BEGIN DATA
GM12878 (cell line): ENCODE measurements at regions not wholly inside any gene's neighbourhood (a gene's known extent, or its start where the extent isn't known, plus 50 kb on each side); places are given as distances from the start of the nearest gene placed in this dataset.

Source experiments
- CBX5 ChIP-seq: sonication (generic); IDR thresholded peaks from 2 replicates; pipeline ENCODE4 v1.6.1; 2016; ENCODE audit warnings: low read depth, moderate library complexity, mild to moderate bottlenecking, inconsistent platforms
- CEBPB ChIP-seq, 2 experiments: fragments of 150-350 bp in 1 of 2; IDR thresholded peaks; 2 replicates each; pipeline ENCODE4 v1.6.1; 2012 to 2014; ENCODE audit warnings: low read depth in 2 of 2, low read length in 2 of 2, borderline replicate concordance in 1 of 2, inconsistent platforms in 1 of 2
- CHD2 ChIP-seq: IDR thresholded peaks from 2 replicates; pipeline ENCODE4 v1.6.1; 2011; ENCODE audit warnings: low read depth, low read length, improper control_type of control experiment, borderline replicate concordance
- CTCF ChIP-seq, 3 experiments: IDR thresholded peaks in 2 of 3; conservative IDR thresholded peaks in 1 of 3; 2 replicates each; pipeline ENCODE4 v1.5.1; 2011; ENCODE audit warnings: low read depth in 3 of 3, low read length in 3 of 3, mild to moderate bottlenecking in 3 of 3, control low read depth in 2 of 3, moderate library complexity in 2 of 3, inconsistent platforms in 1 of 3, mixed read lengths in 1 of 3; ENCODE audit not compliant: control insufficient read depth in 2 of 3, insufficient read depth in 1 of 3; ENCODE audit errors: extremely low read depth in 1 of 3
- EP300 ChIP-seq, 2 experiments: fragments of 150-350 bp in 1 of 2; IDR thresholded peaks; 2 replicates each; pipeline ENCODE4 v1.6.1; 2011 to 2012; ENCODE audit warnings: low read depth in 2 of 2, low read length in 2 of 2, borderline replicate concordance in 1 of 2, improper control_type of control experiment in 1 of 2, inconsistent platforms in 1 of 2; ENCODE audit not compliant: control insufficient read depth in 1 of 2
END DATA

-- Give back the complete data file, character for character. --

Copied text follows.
GM12878 (cell line): ENCODE measurements at regions not wholly inside any gene's neighbourhood (a gene's known extent, or its start where the extent isn't known, plus 50 kb on each side); places are given as distances from the start of the nearest gene placed in this dataset.

Source experiments
- CBX5 ChIP-seq: sonication (generic); IDR thresholded peaks from 2 replicates; pipeline ENCODE4 v1.6.1; 2016; ENCODE audit warnings: low read depth, moderate library complexity, mild to moderate bottlenecking, inconsistent platforms
- CEBPB ChIP-seq, 2 experiments: fragments of 150-350 bp in 1 of 2; IDR thresholded peaks; 2 replicates each; pipeline ENCODE4 v1.6.1; 2012 to 2014; ENCODE audit warnings: low read depth in 2 of 2, low read length in 2 of 2, borderline replicate concordance in 1 of 2, inconsistent platforms in 1 of 2
- CHD2 ChIP-seq: IDR thresholded peaks from 2 replicates; pipeline ENCODE4 v1.6.1; 2011; ENCODE audit warnings: low read depth, low read length, improper control_type of control experiment, borderline replicate concordance
- CTCF ChIP-seq, 3 experiments: IDR thresholded peaks in 2 of 3; conservative IDR thresholded peaks in 1 of 3; 2 replicates each; pipeline ENCODE4 v1.5.1; 2011; ENCODE audit warnings: low read depth in 3 of 3, low read length in 3 of 3, mild to moderate bottlenecking in 3 of 3, control low read depth in 2 of 3, moderate library complexity in 2 of 3, inconsistent platforms in 1 of 3, mixed read lengths in 1 of 3; ENCODE audit not compliant: control insufficient read depth in 2 of 3, insufficient read depth in 1 of 3; ENCODE audit errors: extremely low read depth in 1 of 3
- EP300 ChIP-seq, 2 experiments: fragments of 150-350 bp in 1 of 2; IDR thresholded peaks; 2 replicates each; pipeline ENCODE4 v1.6.1; 2011 to 2012; ENCODE audit warnings: low read depth in 2 of 2, low read length in 2 of 2, borderline replicate concordance in 1 of 2, improper control_type of control experiment in 1 of 2, inconsistent platforms in 1 of 2; ENCODE audit not compliant: control insufficient read depth in 1 of 2